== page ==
You Need to Focus on Your Business (And It Starts with a Strong Business Plan)

Do you have a business plan? Business plans are the foundation of a successful business. Without one, you aren’t setting yourself up for success.

Business plan. It’s a word that may get some eye rolls. As a startup or small business owner, the term has probably been mentioned too many times to keep count.

The truth is, though: you need to focus on your business, and it starts with a strong business plan.

Creating one doubles your chances of success.

Plan Ahead, But Not Too Much

Planning is essential to a business plan. Creating a solid plan begins with putting down on paper every aspect of your business.

Business Plan
A plan will help you focus on your objectives.

Writing your business plan involves what you are doing with your company and what you hope to achieve in the future.

Sure, it isn’t the most exciting part of owning a business. And writing down a plan (which is time-consuming) doesn’t sound like something you’d like to do. But once you’ve written it, and written it well, you can go back to the fun aspects of your business.

Nothing is set in stone in the business world. That’s why you should plan your business, but understand changes can happen. Which is why over-planning won’t do you any good.

You must always be ready to adapt when needed. So stay flexible.

Related: Need Help with Your Vision Statement? Here Are 4 Things to Consider

Identify an Issue and Solve It

Every successful business offers a solution to a problem. In your industry, what problem are you trying to solve?

Business plan
Stay on Track with a solid business plan.

Your business plan must include your customers’ problems or needs, and how you can help and solve that problem. In other words, how can you make their life easier?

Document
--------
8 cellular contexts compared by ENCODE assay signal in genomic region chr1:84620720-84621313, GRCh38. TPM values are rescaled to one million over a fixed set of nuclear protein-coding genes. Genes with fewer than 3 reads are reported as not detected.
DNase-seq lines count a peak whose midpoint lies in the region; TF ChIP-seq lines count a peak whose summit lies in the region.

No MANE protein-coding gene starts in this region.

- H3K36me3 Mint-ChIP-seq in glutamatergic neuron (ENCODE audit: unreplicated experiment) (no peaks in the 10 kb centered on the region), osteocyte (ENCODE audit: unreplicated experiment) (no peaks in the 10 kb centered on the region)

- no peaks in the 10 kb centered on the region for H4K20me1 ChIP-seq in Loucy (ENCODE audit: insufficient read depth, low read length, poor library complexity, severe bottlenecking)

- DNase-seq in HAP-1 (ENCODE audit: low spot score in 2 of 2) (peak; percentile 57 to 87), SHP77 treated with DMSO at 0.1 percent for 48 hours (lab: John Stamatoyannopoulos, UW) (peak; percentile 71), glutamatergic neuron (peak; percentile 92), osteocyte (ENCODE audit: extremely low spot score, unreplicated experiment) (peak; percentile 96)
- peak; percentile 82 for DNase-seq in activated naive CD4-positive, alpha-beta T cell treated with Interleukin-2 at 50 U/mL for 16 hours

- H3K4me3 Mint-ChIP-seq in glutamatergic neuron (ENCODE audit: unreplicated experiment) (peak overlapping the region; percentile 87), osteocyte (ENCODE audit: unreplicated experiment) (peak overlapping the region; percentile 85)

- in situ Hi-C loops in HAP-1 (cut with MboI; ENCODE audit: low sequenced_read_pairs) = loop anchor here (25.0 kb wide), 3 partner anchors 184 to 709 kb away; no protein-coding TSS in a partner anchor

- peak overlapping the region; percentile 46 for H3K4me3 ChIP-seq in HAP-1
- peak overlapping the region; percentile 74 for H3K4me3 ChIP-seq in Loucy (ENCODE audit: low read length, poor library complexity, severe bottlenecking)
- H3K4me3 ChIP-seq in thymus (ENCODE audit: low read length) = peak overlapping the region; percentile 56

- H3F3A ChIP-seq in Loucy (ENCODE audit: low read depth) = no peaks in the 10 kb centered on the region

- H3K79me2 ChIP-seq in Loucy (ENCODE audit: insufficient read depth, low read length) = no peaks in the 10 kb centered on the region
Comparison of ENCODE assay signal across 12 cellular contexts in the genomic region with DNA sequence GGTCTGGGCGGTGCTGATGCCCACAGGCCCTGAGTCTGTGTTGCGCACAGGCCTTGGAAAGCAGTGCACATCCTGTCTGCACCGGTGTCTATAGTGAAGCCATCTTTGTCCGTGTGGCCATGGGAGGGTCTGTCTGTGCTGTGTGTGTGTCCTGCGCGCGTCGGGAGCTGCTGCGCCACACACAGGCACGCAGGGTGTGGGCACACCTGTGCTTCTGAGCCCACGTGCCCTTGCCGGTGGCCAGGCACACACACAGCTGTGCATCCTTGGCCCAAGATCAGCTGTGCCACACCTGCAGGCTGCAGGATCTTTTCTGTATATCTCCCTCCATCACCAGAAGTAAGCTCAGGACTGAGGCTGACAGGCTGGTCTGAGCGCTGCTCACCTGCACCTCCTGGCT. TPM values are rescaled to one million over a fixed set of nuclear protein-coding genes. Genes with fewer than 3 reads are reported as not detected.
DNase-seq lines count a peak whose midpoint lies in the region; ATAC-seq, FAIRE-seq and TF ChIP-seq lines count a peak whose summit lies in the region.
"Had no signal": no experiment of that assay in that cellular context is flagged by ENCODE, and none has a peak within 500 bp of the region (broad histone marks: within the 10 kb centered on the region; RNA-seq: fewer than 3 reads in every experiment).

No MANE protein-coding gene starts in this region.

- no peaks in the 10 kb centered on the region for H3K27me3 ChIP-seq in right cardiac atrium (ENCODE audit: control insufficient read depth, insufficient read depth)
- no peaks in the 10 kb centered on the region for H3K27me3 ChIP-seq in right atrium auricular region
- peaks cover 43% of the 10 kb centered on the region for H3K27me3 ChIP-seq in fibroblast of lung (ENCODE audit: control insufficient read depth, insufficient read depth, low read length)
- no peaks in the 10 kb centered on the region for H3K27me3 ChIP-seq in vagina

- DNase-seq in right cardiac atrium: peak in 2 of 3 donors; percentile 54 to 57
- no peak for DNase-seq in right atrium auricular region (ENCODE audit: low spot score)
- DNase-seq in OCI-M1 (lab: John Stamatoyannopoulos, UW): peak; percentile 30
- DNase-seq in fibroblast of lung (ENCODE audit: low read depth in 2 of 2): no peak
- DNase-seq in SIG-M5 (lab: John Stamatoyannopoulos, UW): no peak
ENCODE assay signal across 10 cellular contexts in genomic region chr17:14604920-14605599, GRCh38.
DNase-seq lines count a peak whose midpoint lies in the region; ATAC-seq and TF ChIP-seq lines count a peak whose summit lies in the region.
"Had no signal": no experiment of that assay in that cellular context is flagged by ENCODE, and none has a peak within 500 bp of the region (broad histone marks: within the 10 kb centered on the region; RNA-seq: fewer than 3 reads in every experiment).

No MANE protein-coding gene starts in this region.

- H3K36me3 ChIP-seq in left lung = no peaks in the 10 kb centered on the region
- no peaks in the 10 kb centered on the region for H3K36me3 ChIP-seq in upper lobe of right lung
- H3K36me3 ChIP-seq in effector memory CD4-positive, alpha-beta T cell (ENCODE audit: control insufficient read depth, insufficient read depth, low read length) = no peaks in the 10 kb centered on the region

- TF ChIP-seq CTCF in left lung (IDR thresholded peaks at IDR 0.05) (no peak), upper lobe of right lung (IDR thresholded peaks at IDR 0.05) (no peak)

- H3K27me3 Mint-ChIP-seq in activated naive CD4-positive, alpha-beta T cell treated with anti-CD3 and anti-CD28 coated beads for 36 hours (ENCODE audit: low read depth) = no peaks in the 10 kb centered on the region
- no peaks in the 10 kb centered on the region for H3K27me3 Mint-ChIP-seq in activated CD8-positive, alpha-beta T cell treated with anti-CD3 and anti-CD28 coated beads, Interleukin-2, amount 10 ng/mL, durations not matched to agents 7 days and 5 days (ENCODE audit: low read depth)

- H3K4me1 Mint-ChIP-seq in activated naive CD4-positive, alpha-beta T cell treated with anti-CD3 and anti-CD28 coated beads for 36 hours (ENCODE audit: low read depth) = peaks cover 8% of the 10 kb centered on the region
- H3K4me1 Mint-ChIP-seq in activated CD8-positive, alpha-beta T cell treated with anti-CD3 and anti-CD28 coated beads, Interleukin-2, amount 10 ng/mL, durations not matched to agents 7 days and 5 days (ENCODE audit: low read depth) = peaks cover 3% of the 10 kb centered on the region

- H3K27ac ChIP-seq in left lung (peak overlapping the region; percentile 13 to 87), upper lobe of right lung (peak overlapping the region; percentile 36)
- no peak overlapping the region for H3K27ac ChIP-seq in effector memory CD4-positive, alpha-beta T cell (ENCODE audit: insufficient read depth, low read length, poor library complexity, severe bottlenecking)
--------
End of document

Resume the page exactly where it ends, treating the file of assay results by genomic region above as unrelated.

For instance, Apple is known for innovation. Their products are accessible to the public, easy to use, and simple.

If you’re a tech startup, does your product solve a problem? If it doesn’t, you need to dig deeper, expand your ideas, and maybe even go back to the starting line before moving forward again.

Stay Focused

While writing and building your business plan, make sure you focus on a problem in your industry and how you will solve that problem.

But stay true to your company brand. Don’t forget about your mission, values, ideals, and company culture while creating it. It can be easy to get lost in it all. Even if you’re just beginning your journey as a small business or startup, keep those values close to you, and never lose sight of them.

Your values and ideals will help you hire employees such as temps, interns, and short term contractors.

Plus, the more focused you are, the easier it is to build your business plan and the faster you can get back to other parts of your business.

Make your business plan purposeful, and discuss how you can change the world. Not just make money.

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What is your biggest business plan obstacle? How did you overcome it?

 

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Are You Hiring? Job Seekers Need an Attractive Job Offer

On average, 71% of individuals are seeking employment or searching for a new job.